Wabi Sabi

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Wabi Sabi is a Japanese ideology implying a simple philosophy — nothing is perfect; nothing is permanent and nothing is finished. But… you make your peace with it.

This is very relevant to health, weight, fitness and wellness. It seems to imply that you accept the deterioration of your body or consider obesity, ill health and disease a natural part of aging and make peace with it. Since nothing is perfect, why bother trying to make it so? Since nothing is finished, why bother starting? And since nothing is permanent, what is the point of attempting to stay fit or improve health?

To me, however, it embodies something slightly different. It signifies the very essence of taking care of oneself for the right reasons, using the right methods.

 

Nothing is perfect

Life situations are never perfect. But you make the best of them.

Sometimes, you may not have the time to exercise, you may be travelling or have sick kids to contend with. You may work long hours, be stressed and live under duress of deadlines.

You don’t always have the time. You make the time. That’s just what you do when something is important enough in your life.

Even a 20-minute workout at home is better than nothing at all if you can’t get to the gym. A quick run on the treadmill or a swim in the pool in your hotel while you are travelling is better than sulking about your endless travel and how it impedes your fitness.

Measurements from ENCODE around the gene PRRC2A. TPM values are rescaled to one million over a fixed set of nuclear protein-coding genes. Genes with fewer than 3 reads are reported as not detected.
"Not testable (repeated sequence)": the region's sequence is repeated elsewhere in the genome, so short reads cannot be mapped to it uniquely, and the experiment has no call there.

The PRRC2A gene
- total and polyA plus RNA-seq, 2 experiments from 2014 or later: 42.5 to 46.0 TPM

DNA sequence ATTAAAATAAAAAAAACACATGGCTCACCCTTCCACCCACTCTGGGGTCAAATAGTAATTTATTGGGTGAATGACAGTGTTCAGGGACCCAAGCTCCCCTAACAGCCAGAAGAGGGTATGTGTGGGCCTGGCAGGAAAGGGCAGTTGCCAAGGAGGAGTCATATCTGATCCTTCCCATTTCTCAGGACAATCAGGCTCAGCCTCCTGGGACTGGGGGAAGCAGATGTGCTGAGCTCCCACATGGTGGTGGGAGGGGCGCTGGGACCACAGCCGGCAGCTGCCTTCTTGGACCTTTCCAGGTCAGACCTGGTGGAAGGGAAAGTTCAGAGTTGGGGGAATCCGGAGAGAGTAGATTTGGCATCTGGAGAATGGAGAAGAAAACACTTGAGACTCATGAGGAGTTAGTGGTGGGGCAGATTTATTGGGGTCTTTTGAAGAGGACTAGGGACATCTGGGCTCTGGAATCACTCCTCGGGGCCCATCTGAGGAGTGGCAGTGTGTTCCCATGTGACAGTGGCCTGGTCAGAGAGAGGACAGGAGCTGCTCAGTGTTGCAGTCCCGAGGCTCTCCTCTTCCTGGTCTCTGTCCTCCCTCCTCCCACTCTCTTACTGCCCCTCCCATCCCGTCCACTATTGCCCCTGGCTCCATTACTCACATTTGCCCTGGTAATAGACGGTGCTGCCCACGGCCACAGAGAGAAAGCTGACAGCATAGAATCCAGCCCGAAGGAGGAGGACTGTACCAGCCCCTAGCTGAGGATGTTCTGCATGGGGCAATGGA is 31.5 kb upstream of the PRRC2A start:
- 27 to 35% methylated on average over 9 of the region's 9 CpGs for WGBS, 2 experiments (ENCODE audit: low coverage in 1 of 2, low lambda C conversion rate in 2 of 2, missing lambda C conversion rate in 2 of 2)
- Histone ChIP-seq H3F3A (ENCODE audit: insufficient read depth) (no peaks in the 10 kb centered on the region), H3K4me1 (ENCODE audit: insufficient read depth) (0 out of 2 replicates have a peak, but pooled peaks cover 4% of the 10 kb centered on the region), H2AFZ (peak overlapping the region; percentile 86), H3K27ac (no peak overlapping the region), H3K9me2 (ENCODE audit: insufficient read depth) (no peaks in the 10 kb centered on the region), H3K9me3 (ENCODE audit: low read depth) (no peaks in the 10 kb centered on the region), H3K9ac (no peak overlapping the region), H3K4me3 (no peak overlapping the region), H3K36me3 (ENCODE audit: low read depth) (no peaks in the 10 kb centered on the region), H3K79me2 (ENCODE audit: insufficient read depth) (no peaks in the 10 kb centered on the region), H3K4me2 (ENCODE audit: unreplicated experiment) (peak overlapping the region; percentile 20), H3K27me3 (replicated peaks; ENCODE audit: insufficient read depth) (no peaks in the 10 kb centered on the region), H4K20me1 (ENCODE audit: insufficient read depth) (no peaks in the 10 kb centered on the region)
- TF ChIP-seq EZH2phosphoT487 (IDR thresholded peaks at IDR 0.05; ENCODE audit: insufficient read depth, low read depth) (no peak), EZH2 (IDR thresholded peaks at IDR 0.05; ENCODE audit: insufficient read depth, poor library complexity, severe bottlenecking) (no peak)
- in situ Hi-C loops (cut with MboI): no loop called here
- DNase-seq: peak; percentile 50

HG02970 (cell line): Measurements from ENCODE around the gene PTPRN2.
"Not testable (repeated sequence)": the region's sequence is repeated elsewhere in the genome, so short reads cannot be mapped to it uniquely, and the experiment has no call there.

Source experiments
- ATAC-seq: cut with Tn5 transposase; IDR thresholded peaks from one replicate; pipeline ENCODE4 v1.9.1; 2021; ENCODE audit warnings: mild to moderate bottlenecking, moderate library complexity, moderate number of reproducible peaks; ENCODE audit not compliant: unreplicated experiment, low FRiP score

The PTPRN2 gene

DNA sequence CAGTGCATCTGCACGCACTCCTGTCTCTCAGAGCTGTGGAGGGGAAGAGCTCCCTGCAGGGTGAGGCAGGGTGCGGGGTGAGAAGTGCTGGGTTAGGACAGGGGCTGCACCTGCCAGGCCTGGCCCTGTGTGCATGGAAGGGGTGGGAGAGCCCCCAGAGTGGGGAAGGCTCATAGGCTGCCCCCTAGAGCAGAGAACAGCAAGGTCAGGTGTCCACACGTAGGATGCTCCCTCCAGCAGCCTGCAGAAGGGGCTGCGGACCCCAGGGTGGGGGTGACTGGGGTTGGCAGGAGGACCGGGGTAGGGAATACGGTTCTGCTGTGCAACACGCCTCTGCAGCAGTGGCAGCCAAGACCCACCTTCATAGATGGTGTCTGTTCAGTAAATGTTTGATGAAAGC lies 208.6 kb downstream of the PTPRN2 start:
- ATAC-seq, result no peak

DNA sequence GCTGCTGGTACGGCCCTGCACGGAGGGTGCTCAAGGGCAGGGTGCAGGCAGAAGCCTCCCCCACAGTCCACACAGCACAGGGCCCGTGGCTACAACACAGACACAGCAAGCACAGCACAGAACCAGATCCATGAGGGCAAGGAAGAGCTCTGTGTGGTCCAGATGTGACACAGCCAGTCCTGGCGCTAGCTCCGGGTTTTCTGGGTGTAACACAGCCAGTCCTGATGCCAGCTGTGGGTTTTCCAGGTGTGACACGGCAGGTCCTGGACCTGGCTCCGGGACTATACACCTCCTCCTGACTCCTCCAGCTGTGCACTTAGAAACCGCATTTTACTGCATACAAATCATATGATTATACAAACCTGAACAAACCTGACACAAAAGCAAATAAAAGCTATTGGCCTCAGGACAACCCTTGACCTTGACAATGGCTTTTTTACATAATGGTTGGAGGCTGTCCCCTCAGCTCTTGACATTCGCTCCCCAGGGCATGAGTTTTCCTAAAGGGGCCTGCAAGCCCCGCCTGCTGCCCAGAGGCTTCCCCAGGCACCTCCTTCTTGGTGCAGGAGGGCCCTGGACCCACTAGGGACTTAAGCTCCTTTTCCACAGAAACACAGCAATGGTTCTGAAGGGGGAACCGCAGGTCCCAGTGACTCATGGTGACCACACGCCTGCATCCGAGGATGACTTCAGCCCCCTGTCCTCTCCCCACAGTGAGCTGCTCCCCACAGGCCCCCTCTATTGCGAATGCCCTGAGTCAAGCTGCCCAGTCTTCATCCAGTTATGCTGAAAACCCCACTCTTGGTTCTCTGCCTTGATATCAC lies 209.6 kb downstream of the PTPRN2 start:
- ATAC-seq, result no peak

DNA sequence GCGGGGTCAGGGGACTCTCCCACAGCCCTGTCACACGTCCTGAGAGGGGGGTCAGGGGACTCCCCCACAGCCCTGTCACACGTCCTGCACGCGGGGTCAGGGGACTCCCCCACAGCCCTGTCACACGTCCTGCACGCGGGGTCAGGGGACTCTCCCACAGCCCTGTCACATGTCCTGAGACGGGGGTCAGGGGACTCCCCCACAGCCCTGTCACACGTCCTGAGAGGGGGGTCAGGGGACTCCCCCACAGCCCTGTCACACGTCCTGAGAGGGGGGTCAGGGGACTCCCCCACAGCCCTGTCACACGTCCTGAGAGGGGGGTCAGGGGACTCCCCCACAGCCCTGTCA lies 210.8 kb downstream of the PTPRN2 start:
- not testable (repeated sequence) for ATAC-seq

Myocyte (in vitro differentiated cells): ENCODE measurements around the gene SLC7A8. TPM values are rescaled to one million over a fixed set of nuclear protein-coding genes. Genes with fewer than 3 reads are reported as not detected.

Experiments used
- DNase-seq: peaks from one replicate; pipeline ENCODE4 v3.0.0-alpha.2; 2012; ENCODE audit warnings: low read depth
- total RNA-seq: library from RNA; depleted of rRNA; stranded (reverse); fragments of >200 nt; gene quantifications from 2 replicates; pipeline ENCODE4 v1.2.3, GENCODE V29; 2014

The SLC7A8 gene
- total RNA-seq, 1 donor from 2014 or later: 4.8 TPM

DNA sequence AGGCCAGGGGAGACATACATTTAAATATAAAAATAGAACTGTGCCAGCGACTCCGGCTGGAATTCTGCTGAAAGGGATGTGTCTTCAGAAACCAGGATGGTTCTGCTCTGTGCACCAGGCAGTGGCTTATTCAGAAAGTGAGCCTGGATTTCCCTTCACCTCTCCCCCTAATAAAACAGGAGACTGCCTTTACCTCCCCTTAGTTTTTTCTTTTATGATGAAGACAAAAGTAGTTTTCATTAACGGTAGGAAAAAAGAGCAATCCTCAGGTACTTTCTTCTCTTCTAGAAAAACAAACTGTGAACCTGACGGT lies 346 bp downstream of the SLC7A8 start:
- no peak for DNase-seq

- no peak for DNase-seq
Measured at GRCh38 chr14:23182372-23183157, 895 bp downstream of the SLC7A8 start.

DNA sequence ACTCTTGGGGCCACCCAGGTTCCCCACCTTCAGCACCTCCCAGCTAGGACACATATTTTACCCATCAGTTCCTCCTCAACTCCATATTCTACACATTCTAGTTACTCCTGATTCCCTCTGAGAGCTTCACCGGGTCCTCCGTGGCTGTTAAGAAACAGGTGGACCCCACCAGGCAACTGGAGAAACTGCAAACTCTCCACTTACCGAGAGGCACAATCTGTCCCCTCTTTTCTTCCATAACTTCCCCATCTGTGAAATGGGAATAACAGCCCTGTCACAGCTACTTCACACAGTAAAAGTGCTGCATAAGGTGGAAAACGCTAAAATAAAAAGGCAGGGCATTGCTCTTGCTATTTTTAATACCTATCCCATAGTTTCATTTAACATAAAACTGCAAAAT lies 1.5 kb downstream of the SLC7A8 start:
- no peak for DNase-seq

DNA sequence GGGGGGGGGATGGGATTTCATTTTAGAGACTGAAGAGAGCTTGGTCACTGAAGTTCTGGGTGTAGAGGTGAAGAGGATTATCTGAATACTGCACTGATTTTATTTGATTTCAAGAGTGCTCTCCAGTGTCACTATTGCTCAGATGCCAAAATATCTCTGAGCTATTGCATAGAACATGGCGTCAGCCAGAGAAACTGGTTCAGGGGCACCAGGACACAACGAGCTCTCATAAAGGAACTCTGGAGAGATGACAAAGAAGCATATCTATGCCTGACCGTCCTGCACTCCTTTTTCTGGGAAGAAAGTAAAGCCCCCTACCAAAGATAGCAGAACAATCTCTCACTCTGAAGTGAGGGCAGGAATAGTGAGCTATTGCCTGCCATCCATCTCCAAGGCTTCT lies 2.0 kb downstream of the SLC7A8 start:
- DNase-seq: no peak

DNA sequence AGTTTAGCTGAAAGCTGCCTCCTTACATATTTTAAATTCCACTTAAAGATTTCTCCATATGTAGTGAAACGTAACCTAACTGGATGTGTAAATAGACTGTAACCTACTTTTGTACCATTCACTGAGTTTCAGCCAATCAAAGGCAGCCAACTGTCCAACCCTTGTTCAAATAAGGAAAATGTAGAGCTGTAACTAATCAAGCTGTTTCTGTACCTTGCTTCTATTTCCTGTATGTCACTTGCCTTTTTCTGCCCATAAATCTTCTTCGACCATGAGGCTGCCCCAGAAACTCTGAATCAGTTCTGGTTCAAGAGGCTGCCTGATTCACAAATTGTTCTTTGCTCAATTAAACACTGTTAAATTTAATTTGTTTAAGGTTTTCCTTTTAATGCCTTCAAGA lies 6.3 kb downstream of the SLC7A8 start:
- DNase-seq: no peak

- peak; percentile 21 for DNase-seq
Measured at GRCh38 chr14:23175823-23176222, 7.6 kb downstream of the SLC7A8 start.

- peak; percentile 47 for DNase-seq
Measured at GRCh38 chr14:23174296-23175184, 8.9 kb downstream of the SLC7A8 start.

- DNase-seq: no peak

You may be obliged to attend lunches and dinners. This does affect your diet resolutions, but instead of sampling everything on the menu and living with the guilt, strategise how to eat sensibly. Weigh your food options and make reasonable choices at every meal. Compensate for an indulgence by having a few light meals and making sure you work out. These are coping mechanisms to stay on track.

We have been programmed into believing in the kind of physical perfection portrayed by the media. Not everyone can look like the model on the cover of a magazine, not even the model on the magazine cover! Trying to look like somebody else is a wasteful exercise. Trying to adhere to the dictates of society to be certain size or appear a certain way will not necessarily get you a healthier body. Rather you’ll end up with lot of angst and frustration.

Instead of watching your weight, counting calories, exercising maniacally, talking endlessly about it and worrying about not losing weight all the time… spend time establishing healthy life habits.

 

Nothing is finished

The human body is a work in progress. We usually start exercising with simple goals — lose 10  kg; get into that dress; run a marathon or trek up the Himalayas.

Once we achieve those goals, what next? We must continue to include fitness in our day. Change our routine to make us better. Try new forms of exercise.

Mostly, we are in a hurry to perfect and ­finish a process. We forget that the ­process itself is part of the journey and is more relevant than the end-point. The journey is the ‘now’; the destination is the ‘future’. We are in a hurry to lose weight, to reach the destination faster. We find ways to do it quickly, shabbily and with no regard for the true physiology or functioning of the human body.